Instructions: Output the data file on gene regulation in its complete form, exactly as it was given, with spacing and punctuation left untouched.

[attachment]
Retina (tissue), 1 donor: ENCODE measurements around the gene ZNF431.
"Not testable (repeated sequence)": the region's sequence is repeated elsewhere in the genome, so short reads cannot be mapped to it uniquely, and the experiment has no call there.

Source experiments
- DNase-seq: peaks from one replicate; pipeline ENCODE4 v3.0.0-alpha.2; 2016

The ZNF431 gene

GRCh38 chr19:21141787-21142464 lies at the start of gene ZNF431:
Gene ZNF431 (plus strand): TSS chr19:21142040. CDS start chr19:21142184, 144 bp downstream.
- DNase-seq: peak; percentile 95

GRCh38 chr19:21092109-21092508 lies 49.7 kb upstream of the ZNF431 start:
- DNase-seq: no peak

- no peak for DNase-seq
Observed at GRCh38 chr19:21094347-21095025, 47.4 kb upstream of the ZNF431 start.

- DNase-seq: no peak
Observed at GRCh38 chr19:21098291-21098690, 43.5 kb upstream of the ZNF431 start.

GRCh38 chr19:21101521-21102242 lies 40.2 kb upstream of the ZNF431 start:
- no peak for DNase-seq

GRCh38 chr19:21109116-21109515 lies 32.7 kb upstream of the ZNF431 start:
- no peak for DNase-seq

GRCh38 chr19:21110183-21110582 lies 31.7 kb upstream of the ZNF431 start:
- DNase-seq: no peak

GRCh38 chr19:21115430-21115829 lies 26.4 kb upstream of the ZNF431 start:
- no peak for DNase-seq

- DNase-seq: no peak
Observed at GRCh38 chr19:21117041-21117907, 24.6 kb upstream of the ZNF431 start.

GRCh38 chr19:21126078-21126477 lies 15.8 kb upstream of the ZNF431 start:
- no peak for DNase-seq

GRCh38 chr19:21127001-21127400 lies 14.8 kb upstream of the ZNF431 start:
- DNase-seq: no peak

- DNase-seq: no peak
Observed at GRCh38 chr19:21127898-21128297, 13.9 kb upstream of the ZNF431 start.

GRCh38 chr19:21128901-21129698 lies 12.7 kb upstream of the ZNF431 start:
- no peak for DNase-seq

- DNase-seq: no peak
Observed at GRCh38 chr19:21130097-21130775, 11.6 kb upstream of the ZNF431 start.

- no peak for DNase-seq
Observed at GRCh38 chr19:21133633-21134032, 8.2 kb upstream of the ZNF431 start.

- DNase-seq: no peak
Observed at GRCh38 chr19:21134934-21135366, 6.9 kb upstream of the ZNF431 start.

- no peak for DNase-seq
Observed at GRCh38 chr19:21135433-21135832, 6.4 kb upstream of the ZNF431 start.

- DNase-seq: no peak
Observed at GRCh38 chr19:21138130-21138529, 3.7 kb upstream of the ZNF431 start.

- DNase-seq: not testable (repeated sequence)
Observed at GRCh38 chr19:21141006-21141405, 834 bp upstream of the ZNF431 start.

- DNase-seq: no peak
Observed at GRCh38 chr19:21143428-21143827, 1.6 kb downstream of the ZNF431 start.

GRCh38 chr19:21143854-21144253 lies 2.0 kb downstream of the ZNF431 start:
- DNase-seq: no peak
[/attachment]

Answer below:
Retina (tissue), 1 donor: ENCODE measurements around the gene ZNF431.
"Not testable (repeated sequence)": the region's sequence is repeated elsewhere in the genome, so short reads cannot be mapped to it uniquely, and the experiment has no call there.

Source experiments
- DNase-seq: peaks from one replicate; pipeline ENCODE4 v3.0.0-alpha.2; 2016

The ZNF431 gene

GRCh38 chr19:21141787-21142464 lies at the start of gene ZNF431:
Gene ZNF431 (plus strand): TSS chr19:21142040. CDS start chr19:21142184, 144 bp downstream.
- DNase-seq: peak; percentile 95

GRCh38 chr19:21092109-21092508 lies 49.7 kb upstream of the ZNF431 start:
- DNase-seq: no peak

- no peak for DNase-seq
Observed at GRCh38 chr19:21094347-21095025, 47.4 kb upstream of the ZNF431 start.

- DNase-seq: no peak
Observed at GRCh38 chr19:21098291-21098690, 43.5 kb upstream of the ZNF431 start.

GRCh38 chr19:21101521-21102242 lies 40.2 kb upstream of the ZNF431 start:
- no peak for DNase-seq

GRCh38 chr19:21109116-21109515 lies 32.7 kb upstream of the ZNF431 start:
- no peak for DNase-seq

GRCh38 chr19:21110183-21110582 lies 31.7 kb upstream of the ZNF431 start:
- DNase-seq: no peak

GRCh38 chr19:21115430-21115829 lies 26.4 kb upstream of the ZNF431 start:
- no peak for DNase-seq

- DNase-seq: no peak
Observed at GRCh38 chr19:21117041-21117907, 24.6 kb upstream of the ZNF431 start.

GRCh38 chr19:21126078-21126477 lies 15.8 kb upstream of the ZNF431 start:
- no peak for DNase-seq

GRCh38 chr19:21127001-21127400 lies 14.8 kb upstream of the ZNF431 start:
- DNase-seq: no peak

- DNase-seq: no peak
Observed at GRCh38 chr19:21127898-21128297, 13.9 kb upstream of the ZNF431 start.

GRCh38 chr19:21128901-21129698 lies 12.7 kb upstream of the ZNF431 start:
- no peak for DNase-seq

- DNase-seq: no peak
Observed at GRCh38 chr19:21130097-21130775, 11.6 kb upstream of the ZNF431 start.

- no peak for DNase-seq
Observed at GRCh38 chr19:21133633-21134032, 8.2 kb upstream of the ZNF431 start.

- DNase-seq: no peak
Observed at GRCh38 chr19:21134934-21135366, 6.9 kb upstream of the ZNF431 start.

- no peak for DNase-seq
Observed at GRCh38 chr19:21135433-21135832, 6.4 kb upstream of the ZNF431 start.

- DNase-seq: no peak
Observed at GRCh38 chr19:21138130-21138529, 3.7 kb upstream of the ZNF431 start.

- DNase-seq: not testable (repeated sequence)
Observed at GRCh38 chr19:21141006-21141405, 834 bp upstream of the ZNF431 start.

- DNase-seq: no peak
Observed at GRCh38 chr19:21143428-21143827, 1.6 kb downstream of the ZNF431 start.

GRCh38 chr19:21143854-21144253 lies 2.0 kb downstream of the ZNF431 start:
- DNase-seq: no peak